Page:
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WHO: New QualityRights guidance and training tools (pilot version)

WHO
2017

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"As part of the QualityRights Initiative, WHO has developed a comprehensive package of training and guidance modules. The modules can be used to build capacity among mental health practitioners, people with psychosocial, intellectual and cognitive disabilities, people using mental health services, families, care partners and other supporters, NGOs, DPOs and others on how to implement a human rights and recovery approach in the area of mental health in line with the UN Convention on the Rights of Persons with Disabilities and other international human rights standards".

 

The core mental health and human rights modules are:

Understanding human rights 
(WHO/MSD/MHP/17.1)
Promoting human rights in mental health 
(WHO/MSD/MHP/17.2)
Improving mental health and related service environments and promoting community inclusion 
(WHO/MSD/MHP/17.3)
Realising recovery and the right to health in mental health and related services 
(WHO/MSD/MHP/17.4)
Protecting the right to legal capacity in mental health and related services 
(WHO/MSD/MHP/17.5)
Creating mental health and related services free from coercion, violence and abuse
(WHO/MSD/MHP/17.6)

 

Further to these, there are 4 advanced modules, 2 service improvement tools and 4 guidance tools

 

The promise and the reality: a mental health workforce perspective on technology-enhanced youth mental health service delivery

ORLOWSKI, Simone
LAWN, Sharon
MATTHEWS, Ben
et al
October 2016

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Digital technologies show promise for reversing poor engagement of youth (16–24 years) with mental health services. In particular, mobile and internet based applications with communication capabilities can augment face-to-face mental health service provision. Results of in-depth qualitative data drawn from various stakeholders involved in provision of youth mental health services in one Australian rural region are described. Data were obtained using focus groups and semi-structured interviews with regional youth mental health clinicians, youth workers and support/management staff and analysed via inductive thematic analysis. Six main themes were identified: young people in a digital age, personal connection, power and vulnerability, professional identity, individual factors and organisational legitimacy. 

 

DOI: 10.1186/s12913-016-1790-y

Innovations In Dementia

ROUTLEDGE, Martin
SANDERSON, Helen
BAILEY, Gill
October 2016

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This book offers concrete ideas and examples to those interested in driving a radically different approach to supporting people with dementia and their families. "We have explored a number of approaches with people who have been leading their development. We have been keen to look at both approaches that emerge from working directly to improve support for people with dementia and others that have different roots, but we think are potentially very transferable. None of the approaches is yet being used at any significant scale". Discussions and examples are all UK based. There is an introduction detailing current problems and issues with care and support for people with dementia. 10 approaches are described for housing and support, 4 concerned with enabling people to have good days and 7 associated with enabling people to connect with their community.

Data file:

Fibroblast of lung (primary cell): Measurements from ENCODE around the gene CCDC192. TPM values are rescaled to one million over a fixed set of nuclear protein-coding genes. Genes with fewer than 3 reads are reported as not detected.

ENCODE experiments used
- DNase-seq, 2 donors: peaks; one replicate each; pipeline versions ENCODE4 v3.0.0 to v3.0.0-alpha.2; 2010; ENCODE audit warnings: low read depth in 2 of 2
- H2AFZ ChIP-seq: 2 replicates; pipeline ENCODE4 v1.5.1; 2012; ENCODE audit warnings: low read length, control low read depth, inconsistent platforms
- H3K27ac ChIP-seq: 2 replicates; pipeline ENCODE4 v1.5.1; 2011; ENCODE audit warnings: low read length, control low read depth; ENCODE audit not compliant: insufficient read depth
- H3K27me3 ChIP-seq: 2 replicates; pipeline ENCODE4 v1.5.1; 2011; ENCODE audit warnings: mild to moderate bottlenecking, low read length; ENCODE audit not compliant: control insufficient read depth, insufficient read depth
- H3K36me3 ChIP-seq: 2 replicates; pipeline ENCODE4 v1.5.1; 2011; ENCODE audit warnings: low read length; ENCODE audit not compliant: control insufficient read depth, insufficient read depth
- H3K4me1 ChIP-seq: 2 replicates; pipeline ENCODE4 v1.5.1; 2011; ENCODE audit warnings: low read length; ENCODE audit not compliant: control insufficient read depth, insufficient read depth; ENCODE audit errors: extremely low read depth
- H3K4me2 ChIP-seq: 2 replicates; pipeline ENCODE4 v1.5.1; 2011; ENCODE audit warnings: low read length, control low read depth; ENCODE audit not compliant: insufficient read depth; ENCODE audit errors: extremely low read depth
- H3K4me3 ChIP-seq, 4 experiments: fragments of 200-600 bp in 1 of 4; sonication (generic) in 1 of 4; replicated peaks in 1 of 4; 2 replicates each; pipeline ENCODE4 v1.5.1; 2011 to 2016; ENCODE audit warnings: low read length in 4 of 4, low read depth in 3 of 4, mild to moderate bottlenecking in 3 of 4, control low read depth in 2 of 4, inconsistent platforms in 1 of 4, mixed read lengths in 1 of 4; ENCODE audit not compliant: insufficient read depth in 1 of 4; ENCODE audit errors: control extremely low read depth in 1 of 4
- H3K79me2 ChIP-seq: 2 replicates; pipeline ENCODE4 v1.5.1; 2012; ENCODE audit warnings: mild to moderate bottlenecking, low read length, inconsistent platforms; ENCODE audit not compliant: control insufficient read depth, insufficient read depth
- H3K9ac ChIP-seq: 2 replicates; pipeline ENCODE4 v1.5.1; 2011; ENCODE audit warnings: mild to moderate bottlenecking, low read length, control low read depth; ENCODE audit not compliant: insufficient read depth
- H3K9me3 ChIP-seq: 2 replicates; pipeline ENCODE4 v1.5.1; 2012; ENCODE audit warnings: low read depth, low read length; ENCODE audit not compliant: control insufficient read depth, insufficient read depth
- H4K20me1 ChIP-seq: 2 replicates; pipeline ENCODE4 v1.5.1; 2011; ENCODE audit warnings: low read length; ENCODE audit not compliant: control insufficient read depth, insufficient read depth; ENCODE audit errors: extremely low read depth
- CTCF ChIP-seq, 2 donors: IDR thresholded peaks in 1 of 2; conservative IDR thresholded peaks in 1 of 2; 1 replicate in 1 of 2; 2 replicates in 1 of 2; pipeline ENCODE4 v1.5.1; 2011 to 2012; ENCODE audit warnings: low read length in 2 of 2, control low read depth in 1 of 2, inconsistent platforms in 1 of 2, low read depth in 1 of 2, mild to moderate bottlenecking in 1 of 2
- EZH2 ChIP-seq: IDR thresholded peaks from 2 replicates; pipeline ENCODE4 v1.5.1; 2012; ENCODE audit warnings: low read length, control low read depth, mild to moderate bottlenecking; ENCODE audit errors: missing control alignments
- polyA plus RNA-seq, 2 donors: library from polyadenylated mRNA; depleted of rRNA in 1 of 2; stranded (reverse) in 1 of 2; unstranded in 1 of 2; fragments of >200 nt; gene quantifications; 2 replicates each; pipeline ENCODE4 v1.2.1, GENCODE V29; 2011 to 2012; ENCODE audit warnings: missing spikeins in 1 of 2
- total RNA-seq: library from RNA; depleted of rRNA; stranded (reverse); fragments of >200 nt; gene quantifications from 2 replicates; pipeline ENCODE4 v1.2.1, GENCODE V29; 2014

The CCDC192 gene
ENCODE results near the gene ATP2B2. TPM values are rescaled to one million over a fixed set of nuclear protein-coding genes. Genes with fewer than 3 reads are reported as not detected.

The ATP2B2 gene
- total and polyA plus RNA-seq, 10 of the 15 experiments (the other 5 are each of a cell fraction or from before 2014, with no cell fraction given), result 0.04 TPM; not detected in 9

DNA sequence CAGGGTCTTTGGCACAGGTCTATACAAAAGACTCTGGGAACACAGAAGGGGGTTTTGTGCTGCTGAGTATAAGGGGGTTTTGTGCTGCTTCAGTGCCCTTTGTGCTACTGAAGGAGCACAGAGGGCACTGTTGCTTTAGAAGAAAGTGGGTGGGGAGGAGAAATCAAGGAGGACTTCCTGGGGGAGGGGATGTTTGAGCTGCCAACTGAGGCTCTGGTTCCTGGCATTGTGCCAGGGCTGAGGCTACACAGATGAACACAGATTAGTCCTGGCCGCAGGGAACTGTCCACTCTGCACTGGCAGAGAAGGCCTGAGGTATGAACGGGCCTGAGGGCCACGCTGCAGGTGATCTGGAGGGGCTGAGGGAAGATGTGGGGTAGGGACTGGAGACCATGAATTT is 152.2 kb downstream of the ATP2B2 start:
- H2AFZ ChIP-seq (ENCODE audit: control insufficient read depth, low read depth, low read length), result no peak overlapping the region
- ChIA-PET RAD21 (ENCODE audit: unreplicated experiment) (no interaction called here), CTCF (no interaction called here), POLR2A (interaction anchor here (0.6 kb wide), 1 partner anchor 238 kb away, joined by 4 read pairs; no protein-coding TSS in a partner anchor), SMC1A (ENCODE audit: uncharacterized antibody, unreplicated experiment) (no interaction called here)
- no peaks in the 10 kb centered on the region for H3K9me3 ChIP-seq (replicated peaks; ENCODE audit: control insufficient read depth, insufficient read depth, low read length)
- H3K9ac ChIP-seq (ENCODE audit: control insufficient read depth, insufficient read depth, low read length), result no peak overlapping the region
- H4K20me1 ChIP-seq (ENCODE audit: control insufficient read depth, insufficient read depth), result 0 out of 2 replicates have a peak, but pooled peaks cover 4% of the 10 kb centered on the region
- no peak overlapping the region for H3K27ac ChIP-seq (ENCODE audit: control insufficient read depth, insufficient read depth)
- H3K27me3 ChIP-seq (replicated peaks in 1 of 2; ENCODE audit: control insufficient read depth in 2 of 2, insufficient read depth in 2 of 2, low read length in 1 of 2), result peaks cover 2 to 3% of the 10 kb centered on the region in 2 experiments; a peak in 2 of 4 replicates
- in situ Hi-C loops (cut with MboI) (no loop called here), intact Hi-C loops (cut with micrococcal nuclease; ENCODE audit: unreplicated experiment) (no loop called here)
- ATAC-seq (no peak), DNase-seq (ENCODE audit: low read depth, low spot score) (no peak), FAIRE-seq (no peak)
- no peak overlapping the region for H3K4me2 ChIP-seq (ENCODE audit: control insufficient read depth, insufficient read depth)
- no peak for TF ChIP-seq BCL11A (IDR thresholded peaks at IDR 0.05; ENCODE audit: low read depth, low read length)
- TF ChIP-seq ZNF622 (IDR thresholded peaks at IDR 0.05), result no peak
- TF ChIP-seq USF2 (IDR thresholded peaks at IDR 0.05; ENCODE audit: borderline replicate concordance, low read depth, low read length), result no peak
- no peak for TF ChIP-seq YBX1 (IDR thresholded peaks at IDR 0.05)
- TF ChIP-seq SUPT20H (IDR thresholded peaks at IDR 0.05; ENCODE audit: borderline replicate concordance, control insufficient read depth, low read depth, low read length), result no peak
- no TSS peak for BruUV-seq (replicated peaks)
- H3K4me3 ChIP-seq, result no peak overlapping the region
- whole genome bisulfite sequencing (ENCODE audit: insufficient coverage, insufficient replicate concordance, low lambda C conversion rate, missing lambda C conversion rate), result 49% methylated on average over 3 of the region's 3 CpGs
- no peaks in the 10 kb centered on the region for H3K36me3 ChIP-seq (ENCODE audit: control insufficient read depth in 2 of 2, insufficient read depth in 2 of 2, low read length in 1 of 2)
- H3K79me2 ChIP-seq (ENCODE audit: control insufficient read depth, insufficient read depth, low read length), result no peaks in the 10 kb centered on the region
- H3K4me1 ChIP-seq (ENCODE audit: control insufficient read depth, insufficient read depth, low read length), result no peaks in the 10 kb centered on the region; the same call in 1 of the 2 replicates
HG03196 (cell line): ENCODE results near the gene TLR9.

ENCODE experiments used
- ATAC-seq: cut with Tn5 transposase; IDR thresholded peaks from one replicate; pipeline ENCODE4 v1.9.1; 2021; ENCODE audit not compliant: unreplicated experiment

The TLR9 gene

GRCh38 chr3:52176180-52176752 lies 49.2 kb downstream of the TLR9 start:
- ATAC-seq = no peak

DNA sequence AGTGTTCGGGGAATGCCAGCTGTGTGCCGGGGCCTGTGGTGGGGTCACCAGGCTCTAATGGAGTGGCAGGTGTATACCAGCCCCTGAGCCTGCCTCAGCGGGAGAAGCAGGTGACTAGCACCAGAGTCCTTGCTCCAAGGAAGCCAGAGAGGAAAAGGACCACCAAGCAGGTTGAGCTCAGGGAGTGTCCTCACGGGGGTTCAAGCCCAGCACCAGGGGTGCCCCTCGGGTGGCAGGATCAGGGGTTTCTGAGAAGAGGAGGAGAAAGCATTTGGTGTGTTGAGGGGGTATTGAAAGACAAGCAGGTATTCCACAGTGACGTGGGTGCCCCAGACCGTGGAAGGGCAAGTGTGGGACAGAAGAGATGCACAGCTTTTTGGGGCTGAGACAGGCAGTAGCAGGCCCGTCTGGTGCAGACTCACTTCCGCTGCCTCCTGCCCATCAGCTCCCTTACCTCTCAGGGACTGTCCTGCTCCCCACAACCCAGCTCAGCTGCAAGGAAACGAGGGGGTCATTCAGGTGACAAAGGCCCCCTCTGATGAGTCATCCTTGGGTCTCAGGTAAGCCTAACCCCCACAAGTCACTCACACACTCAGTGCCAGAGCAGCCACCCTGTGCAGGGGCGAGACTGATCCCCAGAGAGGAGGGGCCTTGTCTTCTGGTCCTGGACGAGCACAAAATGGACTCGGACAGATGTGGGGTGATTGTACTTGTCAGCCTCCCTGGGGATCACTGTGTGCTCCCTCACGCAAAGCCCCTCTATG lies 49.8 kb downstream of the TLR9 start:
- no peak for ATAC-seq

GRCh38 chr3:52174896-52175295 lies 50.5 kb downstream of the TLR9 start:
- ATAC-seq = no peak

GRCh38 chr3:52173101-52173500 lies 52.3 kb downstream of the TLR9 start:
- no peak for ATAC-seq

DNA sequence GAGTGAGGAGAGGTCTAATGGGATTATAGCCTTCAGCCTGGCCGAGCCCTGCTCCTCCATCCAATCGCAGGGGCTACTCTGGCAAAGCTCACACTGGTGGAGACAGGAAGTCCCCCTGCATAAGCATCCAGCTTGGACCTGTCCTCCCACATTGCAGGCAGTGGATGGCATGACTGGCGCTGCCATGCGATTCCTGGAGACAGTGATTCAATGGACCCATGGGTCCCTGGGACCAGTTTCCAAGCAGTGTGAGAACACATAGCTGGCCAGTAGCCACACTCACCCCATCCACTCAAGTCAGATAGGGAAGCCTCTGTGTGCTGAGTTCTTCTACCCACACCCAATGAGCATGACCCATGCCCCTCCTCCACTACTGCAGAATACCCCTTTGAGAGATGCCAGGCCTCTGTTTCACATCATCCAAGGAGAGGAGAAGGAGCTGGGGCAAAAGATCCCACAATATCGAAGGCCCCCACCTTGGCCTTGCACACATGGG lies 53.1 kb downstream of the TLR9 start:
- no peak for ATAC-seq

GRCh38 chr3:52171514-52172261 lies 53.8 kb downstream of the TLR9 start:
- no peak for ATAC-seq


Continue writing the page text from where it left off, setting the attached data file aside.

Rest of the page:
Mental health and psychosocial support for South Sudanese refugees in northern Uganda: a needs and resource assessment

ADAKU, Alex
et al
September 2016

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Since December 2013, an armed conflict in South Sudan has resulted in the displacement of over 2.2 million people, more than 270,000 of whom were, at the time of the research, in refugee settlements located throughout Uganda. A mental health and psychosocial support (MHPSS)​MHPSS needs and resource assessment was carried out in Rhino Camp refugee settlement in northern Uganda, between June and August 2014 following World Health Organization (WHO) and United Nations High Commissioner for Refugees (UNHCR) guidelines for MHPSS needs assessments in humanitarian settings. The assessment used a range of methodologies including: 1) a desk (literature) review to understand the context for mental health service provision; 2) an analysis of data from existing health information systems (HIS); 3) an assessment of the current infrastructure for service provision using a shortened version of a Who does What Where until When (4Ws); and 4) semi-structured individual and group interviews (total n = 86) with key informants (n = 13) and general community members (individual interviews n = 28, four focus groups with n = 45).

An evidence review of research on health interventions in humanitarian crises

BLANCHET, Karl
et al
November 2013

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This report presents a review of the evidence base of public health interventions in humanitarian crises by assessing the quantity and quality of intervention studies, rather than measuring the actual effectiveness of the intervention itself.  It notes an increase in quality and volume of evidence on health interventions in humanitarian crises and recognises that evidence remains too limited, particularly for gender-based violence (GBV) and water, sanitation and hygiene (WASH). This report identifies a number of common needs across all areas, namely more evidence for the effectiveness of systems and delivery, better developed research methods, and more evidence on dispersed, urban and rural populations, on ensuring continuity of care and measuring and addressing health care needs in middle-income settings (particularly NCDs)